Davis, Riverdale offense still finding its way

By Brian Paglia


Watching from the sidelines, Riverdale football coach Nick Davis saw his future. As a defensive player with Georgia Southern from 1990 to 1993, Davis became a Paul Johnson disciple, even though Johnson, now head coach at Georgia Tech, was an assistant at Hawaii at the time.

By the time Davis was doing his part in winning a Division I-AA national championship in 1990 and Southern Conference championship in 1993, Johnson's offense was the Eagles' creed. To most it was archaic, but to Davis, it was a tool that he's brought to every coaching job he's had at the high school level.

"When you win like we did when I was at Georgia Southern with not very talented [players] - I wasn't a very talented player - but we had a lot of average guys that really believed in the system," Davis said, "worked really hard and it afforded us the opportunity to be in ball games and win championships."

And that's where you could find Davis at Tuesday's practice: stalking his offense even after the Raiders' 31-10 victory over Lovejoy on Friday.

It was just a week earlier that Riverdale's offense was sluggish in a 16-0 loss to North Clayton. With the Raiders (1-1, 1-0) behind for the most of the game, quarterback Michael Adams had to use his arm more than his legs. But his receivers failed him. They dropped eight passes, and Adams finished 2-of-12 for just 31 yards and one interception.

Things didn't go well on the ground either. Adams rushed for only 21 yards on 16 carries. In fact, Riverdale's leading rusher was its fullback, Juwhan Arnold, who had 69 yards on 13 carries. And then came Friday when those dropped passes turned into game-changing receptions and the option dominated Lovejoy through four quarters.

"That North Clayton game, not taking anything away from North Clayton, Coach Hackney and his staff did a great job getting those kids ready to play, but for some reason we didn't show up," Davis said. "And that's the thing I'm trying to tell them. We can't just turn it on and off. We've got to be consistent all the way through."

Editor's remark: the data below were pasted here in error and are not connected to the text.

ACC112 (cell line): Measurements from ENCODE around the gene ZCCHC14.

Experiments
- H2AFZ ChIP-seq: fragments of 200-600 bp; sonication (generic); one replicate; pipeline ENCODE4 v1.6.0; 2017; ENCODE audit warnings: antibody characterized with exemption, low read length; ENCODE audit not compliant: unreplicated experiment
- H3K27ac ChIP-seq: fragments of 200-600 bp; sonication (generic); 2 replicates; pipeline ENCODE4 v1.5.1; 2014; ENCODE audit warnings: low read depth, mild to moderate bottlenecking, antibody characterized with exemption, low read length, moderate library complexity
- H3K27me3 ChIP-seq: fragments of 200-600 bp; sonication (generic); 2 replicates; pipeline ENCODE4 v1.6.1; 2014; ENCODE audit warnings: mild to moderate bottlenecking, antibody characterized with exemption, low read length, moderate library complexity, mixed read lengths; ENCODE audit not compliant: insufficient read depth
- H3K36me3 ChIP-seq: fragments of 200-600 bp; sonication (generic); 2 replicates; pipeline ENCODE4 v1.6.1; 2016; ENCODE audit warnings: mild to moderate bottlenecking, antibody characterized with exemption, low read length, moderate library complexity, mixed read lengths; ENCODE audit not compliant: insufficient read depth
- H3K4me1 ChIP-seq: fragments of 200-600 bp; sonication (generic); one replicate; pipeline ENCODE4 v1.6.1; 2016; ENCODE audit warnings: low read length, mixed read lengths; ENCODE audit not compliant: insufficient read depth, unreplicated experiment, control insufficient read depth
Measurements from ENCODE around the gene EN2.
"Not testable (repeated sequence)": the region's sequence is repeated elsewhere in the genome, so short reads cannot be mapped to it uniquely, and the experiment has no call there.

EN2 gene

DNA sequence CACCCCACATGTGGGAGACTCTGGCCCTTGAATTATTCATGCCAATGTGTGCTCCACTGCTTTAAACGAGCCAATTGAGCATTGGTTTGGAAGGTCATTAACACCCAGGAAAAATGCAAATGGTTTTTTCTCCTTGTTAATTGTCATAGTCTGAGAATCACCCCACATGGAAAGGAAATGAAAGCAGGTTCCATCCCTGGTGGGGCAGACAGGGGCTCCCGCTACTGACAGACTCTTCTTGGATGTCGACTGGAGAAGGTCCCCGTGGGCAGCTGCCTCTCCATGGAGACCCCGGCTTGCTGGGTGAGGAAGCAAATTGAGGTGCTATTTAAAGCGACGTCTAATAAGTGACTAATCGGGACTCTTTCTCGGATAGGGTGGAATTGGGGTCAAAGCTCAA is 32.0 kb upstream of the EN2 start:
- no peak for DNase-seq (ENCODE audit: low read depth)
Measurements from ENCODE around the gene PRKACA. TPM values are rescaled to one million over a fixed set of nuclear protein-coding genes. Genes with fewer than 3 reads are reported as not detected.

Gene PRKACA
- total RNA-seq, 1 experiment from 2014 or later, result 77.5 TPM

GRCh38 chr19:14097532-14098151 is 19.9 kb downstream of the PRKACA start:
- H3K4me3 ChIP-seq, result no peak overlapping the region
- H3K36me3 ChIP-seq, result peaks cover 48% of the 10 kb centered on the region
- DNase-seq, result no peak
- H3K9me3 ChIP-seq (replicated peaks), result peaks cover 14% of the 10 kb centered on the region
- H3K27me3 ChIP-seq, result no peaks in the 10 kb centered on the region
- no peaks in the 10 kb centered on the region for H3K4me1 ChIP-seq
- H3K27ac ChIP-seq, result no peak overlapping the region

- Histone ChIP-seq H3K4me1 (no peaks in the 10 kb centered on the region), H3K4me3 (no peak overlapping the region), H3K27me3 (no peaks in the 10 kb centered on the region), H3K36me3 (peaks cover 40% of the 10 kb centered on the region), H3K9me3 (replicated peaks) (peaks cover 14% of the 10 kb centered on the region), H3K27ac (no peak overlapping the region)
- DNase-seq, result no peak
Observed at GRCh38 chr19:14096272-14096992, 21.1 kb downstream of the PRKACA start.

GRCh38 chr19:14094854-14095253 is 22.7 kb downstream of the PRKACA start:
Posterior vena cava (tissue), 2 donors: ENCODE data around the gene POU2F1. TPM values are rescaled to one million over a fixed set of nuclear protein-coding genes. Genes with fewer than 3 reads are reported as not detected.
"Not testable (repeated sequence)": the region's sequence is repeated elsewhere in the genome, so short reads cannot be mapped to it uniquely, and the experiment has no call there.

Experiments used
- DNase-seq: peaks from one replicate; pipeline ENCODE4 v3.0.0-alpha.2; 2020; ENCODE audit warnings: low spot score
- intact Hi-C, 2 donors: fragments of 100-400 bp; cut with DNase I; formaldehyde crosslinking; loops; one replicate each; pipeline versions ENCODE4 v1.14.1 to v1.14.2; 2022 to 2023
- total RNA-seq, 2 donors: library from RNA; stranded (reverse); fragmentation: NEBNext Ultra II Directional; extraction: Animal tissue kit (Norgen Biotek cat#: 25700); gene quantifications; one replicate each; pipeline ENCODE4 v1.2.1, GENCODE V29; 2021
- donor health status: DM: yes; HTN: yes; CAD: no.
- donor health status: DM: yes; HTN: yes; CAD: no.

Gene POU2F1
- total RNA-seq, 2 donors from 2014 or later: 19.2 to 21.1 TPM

So Davis was back to tinkering with his offense Tuesday, back to teaching Adams and the backfield the proper reads to make for blocking assignments and pitching opportunities, back to perfecting the system that helped Davis lead the Raiders to a 14-8 record and two playoff appearances in his first head coaching stint at Riverdale in 2003 and 2004.

His most critical task, to implant in Adams and back-up Carlos Alvarez's minds the nuances and awareness necessary to run the triple-option, is still a work in progress. Adams and Alavrez missed numerous reads against North Clayton. Their greatest challenge is sifting through the catalog of plays that correspond to how the defense lines up to stop the offense and picking the right one.

"[Adams] has got to do a better job of reading the defenses, putting us in the best play possible when we come to the line of scrimmage, because he has the freedom of checking to different players," Davis said. "We teach him, 'Look, if we get this look, this is what we want.' That's where he's got to improve for Friday nights. So if he improves on that aspect, we'll be fine."

And so far defenses have tried everything. North Clayton's method was certainly successful, but Lovejoy used four different formations Friday to try to halt the Raiders dogged attack to no avail.

Now, it's Westlake's turn this Saturday, and Davis hopes the team that seemed to turn the corner against Lovejoy shows up again this week.

"We've got to get ready to play a tough Westlake team," Davis said. "People are still excited about the win last week, but we've got to get ready for this Saturday."

Taking Turns

On every third series on offense, Adams runs to the sideline and lets Alvarez take his turn behind center. It's a formula Davis feels is necessary both for Adams' protection and Alvarez's development.

"You run the option you take the chance of the quarterback getting hit and getting hurt," Davis said. "So the No. 2 guy has to be ready."

It's also allowed Adams more time to spend in a cluttered and talented Raiders secondary. Davis said many schools are scouting Adams for his defensive ability at cornerback.

Ready To Run Again

Arnold, who sat out practice Tuesday for the second straight day with a bruised knee he suffered against North Clayton and caused him to miss the game against Lovejoy, should start in the Raiders' game against Westlake, according to Davis.